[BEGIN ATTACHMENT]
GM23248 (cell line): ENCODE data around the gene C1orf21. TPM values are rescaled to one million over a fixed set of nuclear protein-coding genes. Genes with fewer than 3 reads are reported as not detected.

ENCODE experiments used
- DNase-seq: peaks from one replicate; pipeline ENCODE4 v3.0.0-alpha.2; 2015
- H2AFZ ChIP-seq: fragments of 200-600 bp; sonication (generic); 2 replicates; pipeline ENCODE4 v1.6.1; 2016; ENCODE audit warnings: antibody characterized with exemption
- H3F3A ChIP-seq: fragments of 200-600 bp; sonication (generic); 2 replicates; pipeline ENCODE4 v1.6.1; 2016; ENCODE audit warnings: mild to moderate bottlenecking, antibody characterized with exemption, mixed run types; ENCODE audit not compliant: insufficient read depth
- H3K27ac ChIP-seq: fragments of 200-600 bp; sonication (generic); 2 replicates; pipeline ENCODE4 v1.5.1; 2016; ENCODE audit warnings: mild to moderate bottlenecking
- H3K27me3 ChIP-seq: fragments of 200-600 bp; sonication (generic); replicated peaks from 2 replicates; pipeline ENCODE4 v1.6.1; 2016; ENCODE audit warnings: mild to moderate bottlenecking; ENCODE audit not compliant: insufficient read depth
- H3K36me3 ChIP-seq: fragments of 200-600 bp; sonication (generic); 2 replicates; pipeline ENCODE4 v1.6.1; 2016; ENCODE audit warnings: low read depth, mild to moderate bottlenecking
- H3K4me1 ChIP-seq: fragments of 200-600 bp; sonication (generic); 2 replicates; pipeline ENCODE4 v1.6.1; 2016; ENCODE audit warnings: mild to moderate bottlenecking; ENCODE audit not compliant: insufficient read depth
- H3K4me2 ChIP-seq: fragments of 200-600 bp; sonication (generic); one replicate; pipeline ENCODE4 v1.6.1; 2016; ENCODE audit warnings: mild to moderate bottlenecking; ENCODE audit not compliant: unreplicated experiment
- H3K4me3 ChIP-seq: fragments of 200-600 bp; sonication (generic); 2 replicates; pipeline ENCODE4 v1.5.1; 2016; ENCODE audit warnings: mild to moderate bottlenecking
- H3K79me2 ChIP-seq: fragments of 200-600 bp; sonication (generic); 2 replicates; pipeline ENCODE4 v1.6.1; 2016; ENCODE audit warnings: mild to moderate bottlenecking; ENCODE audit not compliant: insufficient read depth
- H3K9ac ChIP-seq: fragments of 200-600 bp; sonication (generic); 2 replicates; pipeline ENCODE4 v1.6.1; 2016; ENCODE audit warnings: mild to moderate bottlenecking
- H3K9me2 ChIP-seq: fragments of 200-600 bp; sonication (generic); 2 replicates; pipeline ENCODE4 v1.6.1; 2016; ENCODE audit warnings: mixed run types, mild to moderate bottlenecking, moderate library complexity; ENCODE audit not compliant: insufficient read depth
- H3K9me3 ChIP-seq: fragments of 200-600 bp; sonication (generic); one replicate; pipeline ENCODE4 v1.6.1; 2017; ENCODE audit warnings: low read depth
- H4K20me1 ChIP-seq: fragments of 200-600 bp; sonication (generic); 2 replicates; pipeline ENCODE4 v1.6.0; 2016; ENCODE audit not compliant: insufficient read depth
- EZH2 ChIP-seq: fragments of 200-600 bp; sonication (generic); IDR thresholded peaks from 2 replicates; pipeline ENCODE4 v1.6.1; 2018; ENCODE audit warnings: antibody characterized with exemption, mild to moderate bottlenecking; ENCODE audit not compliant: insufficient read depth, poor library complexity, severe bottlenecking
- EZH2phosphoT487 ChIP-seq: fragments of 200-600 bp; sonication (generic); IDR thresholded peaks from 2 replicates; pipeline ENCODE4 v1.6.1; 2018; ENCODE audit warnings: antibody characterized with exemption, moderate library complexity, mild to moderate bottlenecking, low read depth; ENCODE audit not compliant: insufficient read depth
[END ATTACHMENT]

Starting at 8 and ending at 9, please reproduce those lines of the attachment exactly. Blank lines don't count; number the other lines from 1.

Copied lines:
- H3K36me3 ChIP-seq: fragments of 200-600 bp; sonication (generic); 2 replicates; pipeline ENCODE4 v1.6.1; 2016; ENCODE audit warnings: low read depth, mild to moderate bottlenecking
- H3K4me1 ChIP-seq: fragments of 200-600 bp; sonication (generic); 2 replicates; pipeline ENCODE4 v1.6.1; 2016; ENCODE audit warnings: mild to moderate bottlenecking; ENCODE audit not compliant: insufficient read depth